In each column, The WebSphere® Contrarian answers questions, provides guidance, and otherwise discusses fundamental topics related to the use of WebSphere products, often dispensing field-proven advice that contradicts prevailing wisdom.
Changing how you feel about change
We often think of "change" as being "difficult,' and with a quick search of the Internet using your favorite search engine, you can find a number of articles titled Why Change is Hard or Reasons Change is Difficult, plus even a song or two on this theme.
That said, while I too can find change daunting I wouldn’t always characterize change as being difficult -- which probably isn’t totally unexpected given my contrarian nature. In past installments of this column, in fact, I have discussed change in WebSphere Application Server and the precautions to take when making changes in WebSphere Application Server. I would like to take this opportunity, then, to return to the subject of change in the context of WebSphere Application Server administration, specifically a common security change task: changing LDAP passwords without downtime.
LDAP password changes
The solution for making changes to passwords entails a pattern, one that isn’t specific to WebSphere Application Server or LDAP, but one that relies on the use of two user IDs and passwords and has been used since antiquity -- well, computer antiquity at least -- to change passwords that are in use between one server and another. And because this pattern isn’t specific to WebSphere Application Server or LDAP, it can be used for other resources as well, like databases.
The pattern is this:
- Create two user IDs on LDAP and give them the same permissions. To keep this simple, let’s call the two user IDs userA and userB.
- When you first configure WebSphere Application Server to use LDAP, use userA and the password for userA as the LDAP bind distinguished name and bind password.
- When it’s time to change passwords -- say, in 60 days because that’s how often your corporate security policy requires passwords to be changed -- log in to LDAP and change the password for userB, at which point userB now has a new password.
- After saving the new password for userB in LDAP, go into WebSphere Application Server and update it to use userB and the password for userB as the LDAP bind distinguished name and bind password.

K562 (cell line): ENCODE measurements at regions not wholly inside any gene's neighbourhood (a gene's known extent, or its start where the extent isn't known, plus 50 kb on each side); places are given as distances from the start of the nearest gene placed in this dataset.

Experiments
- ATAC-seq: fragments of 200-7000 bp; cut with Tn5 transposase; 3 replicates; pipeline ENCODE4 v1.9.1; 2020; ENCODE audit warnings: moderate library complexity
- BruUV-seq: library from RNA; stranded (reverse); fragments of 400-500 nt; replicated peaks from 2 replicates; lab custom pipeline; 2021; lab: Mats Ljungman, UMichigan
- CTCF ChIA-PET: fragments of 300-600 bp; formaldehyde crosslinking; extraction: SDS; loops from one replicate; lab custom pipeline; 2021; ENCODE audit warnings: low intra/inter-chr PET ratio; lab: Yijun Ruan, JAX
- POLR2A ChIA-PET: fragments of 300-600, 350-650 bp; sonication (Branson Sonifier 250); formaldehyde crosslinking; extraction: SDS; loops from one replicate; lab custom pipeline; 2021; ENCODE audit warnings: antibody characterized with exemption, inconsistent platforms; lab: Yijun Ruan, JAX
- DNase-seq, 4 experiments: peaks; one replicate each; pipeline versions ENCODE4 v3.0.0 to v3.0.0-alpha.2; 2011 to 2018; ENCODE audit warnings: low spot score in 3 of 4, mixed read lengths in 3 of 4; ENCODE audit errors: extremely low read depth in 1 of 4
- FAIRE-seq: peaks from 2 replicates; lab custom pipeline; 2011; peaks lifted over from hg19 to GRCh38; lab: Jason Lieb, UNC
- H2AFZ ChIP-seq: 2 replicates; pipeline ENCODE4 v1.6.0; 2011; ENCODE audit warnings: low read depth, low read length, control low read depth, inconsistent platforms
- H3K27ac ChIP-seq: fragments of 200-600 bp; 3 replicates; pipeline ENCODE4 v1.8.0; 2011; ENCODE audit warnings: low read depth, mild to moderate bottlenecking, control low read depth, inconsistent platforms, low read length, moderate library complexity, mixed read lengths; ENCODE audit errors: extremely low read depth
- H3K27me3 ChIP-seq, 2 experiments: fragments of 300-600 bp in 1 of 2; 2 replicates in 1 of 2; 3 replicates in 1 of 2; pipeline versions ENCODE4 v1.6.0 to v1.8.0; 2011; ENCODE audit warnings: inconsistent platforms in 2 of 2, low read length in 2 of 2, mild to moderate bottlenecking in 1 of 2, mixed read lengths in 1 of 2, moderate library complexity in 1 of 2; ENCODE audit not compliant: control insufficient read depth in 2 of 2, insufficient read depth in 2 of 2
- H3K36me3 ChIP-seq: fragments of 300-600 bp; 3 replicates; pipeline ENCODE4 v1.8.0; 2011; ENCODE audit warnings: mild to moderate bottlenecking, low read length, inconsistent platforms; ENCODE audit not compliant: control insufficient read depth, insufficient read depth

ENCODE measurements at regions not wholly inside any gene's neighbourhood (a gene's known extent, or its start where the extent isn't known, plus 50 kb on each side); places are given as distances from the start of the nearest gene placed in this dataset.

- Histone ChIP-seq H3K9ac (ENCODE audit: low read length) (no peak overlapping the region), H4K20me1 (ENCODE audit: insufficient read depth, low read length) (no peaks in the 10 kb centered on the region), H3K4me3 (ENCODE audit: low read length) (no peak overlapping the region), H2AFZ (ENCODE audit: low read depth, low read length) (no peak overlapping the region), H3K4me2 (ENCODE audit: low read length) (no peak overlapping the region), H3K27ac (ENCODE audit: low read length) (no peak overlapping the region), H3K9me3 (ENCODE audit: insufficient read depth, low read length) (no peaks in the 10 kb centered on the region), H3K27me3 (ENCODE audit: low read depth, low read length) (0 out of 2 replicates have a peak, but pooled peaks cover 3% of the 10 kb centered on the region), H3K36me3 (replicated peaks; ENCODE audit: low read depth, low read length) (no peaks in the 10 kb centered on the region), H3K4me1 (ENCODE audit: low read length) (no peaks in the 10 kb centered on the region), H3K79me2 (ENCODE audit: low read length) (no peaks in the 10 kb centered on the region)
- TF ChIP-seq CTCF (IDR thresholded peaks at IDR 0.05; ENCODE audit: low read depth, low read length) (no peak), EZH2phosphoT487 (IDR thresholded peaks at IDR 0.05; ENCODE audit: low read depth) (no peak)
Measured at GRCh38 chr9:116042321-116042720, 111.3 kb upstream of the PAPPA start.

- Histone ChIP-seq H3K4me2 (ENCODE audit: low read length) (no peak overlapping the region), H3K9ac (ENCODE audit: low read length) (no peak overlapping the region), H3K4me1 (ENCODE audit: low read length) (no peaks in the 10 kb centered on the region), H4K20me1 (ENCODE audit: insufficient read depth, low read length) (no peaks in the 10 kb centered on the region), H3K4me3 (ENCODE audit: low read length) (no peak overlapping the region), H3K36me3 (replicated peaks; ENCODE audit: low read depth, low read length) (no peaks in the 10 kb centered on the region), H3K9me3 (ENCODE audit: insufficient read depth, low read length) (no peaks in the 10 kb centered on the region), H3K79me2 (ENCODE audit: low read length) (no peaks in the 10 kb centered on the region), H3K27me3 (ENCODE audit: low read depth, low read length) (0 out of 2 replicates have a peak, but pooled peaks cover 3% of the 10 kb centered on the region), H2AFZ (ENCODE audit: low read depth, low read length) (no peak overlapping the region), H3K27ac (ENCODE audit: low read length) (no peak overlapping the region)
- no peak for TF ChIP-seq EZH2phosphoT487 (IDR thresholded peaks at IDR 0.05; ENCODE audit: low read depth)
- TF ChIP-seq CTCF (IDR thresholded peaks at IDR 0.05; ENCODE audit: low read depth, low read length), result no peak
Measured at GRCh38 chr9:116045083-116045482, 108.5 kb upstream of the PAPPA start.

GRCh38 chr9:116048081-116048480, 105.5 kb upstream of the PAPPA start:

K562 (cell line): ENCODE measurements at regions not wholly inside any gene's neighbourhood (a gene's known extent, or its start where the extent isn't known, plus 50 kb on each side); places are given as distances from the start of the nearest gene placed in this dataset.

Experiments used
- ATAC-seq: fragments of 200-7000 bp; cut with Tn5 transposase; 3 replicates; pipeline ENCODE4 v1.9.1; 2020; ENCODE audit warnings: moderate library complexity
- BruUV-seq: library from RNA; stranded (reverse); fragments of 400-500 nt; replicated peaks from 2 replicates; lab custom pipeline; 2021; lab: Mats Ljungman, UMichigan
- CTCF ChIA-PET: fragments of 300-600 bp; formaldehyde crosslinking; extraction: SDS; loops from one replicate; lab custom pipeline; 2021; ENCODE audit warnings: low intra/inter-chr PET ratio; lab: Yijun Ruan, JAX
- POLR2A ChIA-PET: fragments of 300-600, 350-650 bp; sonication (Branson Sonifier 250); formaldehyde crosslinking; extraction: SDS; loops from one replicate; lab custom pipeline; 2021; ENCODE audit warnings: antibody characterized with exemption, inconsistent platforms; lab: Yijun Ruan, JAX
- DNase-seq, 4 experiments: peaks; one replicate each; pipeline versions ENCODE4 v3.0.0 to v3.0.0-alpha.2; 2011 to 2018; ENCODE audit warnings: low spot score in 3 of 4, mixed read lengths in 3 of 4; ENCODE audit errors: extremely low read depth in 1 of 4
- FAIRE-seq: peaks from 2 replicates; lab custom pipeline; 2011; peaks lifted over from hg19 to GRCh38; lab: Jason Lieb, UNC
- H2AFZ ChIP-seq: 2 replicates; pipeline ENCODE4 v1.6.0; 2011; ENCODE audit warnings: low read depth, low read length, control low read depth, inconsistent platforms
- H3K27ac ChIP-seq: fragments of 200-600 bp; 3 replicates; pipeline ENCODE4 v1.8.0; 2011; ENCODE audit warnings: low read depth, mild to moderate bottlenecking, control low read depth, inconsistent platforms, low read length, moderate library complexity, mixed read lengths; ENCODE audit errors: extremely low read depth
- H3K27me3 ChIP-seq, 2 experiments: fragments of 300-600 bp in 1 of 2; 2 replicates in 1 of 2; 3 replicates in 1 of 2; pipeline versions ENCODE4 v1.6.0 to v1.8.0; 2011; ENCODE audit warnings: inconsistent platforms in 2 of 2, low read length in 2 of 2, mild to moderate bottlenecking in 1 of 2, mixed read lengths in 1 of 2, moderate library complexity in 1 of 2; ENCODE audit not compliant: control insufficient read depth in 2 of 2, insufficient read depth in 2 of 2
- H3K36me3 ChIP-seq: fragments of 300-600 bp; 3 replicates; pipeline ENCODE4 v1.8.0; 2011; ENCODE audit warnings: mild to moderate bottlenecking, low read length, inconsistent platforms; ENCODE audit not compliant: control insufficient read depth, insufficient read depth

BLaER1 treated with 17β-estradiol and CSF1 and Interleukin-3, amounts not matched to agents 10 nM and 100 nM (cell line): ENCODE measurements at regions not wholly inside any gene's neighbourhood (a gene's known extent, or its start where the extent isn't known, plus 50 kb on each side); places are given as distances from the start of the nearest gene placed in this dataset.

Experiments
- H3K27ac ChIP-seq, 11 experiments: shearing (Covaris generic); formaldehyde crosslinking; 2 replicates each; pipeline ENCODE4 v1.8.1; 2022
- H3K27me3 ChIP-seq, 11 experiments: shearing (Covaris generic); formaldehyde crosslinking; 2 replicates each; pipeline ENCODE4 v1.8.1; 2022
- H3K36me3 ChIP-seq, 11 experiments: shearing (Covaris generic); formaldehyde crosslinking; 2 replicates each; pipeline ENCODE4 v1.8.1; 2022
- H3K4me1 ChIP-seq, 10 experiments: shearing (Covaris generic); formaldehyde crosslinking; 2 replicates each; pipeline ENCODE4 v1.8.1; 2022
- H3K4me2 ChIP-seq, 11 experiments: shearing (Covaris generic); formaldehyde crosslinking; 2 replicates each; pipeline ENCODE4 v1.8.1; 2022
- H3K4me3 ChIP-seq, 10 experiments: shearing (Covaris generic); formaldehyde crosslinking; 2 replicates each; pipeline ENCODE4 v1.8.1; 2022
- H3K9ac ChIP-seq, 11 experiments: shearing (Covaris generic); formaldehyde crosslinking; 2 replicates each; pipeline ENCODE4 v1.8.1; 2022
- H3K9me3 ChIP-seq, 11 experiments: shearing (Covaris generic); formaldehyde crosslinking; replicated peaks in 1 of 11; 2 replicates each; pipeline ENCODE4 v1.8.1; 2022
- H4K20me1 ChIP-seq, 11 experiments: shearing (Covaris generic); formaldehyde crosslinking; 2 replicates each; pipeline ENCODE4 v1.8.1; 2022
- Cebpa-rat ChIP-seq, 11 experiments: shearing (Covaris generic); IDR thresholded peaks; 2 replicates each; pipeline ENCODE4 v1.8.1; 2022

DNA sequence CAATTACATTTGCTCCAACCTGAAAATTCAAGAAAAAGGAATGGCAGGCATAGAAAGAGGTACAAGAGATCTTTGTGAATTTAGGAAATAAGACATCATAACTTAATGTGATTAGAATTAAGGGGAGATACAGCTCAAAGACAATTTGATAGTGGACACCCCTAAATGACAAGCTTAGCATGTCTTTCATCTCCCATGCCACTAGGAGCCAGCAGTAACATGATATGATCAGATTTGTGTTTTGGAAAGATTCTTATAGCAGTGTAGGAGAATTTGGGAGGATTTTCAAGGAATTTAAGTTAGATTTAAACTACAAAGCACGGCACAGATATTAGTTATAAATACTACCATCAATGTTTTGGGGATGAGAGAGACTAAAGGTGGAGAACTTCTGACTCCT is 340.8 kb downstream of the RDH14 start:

- Save the configuration.
At this point, any servers already running are using userA and will continue to work, and any servers that are either started or restarted will use userB; both user IDs will work.
If you don’t want to restart all your servers, you can choose to dynamically update the LDAP binding information, thus avoiding the need to incur a service interruption outage when updating the LDAP password.
Remember that dynamically updating the LDAP binding information in WebSphere Application Server does NOT eliminate the need for two IDs or the need to update the WebSphere Application Server configuration; it just avoids the need to restart the WebSphere Application Server processes (deployment manager, node agent, application server). If you only employ one user ID, then the instant you change a password in LDAP, any WebSphere Application Server still using the old password will potentially be unable to contact LDAP, which will result in an authentication failure. You must use two user IDs to employ this pattern.
By following these simple steps, you can change passwords used by WebSphere Application Server to access external resources, like LDAP, without a complete service outage.
Change is easy!
Thanks to Keys Botzum for his suggestions which led to devoting this column to this topic.
- The WebSphere Contrarian
- Information Center: Updating LDAP binding information
- Book: IBM WebSphere: Deployment and Advanced Configuration by Roland Barcia, Bill Hines, Tom Alcott and Keys Botzum, IBM Press, 2004
- IBM developerWorks WebSphere